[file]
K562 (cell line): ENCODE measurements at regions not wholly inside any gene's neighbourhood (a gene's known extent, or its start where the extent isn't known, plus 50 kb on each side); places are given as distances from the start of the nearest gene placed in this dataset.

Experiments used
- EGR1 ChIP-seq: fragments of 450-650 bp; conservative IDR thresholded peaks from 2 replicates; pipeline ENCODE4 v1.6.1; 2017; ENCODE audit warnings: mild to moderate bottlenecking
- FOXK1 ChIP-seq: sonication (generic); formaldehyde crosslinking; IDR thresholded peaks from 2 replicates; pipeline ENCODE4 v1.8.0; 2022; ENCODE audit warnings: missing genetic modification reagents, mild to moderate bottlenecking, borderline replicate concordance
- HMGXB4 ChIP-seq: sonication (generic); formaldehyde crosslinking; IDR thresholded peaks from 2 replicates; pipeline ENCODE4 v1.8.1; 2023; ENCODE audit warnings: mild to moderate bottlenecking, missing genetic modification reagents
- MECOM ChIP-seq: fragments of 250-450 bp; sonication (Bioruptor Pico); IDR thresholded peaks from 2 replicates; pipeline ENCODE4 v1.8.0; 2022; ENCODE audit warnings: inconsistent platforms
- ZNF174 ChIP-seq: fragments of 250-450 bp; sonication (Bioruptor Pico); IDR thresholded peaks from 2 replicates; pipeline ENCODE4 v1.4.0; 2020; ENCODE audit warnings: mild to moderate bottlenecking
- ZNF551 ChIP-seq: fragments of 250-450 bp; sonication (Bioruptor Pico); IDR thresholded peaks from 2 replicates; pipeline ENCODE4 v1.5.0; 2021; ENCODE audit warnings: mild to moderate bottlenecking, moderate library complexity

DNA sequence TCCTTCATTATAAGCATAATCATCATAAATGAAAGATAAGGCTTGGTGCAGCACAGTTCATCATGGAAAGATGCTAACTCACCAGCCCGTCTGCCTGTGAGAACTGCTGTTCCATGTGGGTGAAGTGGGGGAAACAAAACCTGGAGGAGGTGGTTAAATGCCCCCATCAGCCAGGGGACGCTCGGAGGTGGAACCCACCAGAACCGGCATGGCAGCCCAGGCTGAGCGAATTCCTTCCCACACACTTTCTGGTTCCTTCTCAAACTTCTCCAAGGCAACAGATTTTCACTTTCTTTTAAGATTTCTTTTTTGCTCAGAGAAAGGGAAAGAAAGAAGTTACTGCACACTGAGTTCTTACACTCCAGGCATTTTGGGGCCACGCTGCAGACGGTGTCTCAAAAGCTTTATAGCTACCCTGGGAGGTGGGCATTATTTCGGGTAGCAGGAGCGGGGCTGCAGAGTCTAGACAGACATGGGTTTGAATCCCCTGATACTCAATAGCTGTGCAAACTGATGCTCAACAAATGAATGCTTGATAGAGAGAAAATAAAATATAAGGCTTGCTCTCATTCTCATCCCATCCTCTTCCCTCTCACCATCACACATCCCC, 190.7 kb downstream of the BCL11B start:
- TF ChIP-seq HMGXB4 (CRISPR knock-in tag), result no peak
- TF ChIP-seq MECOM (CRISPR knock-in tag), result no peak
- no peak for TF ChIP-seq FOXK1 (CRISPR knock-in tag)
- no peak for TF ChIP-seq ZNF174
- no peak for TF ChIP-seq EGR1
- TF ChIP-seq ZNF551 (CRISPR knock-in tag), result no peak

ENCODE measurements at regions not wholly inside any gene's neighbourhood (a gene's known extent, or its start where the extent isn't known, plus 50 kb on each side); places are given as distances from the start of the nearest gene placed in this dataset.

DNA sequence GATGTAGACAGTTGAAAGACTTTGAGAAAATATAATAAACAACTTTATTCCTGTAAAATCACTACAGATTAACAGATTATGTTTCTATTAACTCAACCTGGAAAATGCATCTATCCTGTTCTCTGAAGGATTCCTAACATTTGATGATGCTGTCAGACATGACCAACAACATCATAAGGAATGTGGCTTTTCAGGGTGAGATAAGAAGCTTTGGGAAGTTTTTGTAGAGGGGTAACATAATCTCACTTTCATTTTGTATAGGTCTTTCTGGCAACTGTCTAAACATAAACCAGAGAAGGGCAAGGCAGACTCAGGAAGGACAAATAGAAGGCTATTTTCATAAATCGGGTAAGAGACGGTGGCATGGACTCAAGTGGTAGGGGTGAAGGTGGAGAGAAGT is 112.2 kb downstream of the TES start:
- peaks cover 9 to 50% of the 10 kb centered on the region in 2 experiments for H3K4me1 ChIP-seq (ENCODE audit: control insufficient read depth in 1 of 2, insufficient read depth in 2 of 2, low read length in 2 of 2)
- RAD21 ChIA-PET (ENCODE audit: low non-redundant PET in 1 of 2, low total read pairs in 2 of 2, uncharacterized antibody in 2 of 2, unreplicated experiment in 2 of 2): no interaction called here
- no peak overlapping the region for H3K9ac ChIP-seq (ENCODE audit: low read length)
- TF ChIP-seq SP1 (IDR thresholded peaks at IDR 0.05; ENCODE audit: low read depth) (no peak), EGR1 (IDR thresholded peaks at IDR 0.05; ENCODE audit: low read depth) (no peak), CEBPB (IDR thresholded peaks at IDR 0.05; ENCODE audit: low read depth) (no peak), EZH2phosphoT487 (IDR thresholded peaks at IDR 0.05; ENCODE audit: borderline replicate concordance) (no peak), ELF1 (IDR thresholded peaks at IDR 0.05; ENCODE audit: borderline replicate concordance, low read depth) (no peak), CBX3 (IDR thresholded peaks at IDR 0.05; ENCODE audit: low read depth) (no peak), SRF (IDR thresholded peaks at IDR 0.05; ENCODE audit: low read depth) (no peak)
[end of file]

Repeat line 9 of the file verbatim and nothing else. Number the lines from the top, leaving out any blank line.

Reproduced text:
DNA sequence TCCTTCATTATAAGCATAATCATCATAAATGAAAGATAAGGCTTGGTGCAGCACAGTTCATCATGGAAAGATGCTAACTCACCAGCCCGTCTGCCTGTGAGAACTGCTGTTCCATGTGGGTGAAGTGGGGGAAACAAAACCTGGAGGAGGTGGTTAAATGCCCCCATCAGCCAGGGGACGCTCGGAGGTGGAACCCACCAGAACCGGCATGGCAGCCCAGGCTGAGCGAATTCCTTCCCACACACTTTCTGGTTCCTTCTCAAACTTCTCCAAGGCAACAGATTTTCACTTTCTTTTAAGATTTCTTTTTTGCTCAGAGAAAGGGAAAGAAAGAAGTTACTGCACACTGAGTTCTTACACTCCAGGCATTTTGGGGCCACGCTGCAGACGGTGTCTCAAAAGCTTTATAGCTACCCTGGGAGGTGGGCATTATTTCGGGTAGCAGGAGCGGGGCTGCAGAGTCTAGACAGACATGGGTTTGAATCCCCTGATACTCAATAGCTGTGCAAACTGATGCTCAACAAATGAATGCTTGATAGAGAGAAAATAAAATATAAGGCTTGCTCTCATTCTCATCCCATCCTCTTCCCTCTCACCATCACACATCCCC, 190.7 kb downstream of the BCL11B start: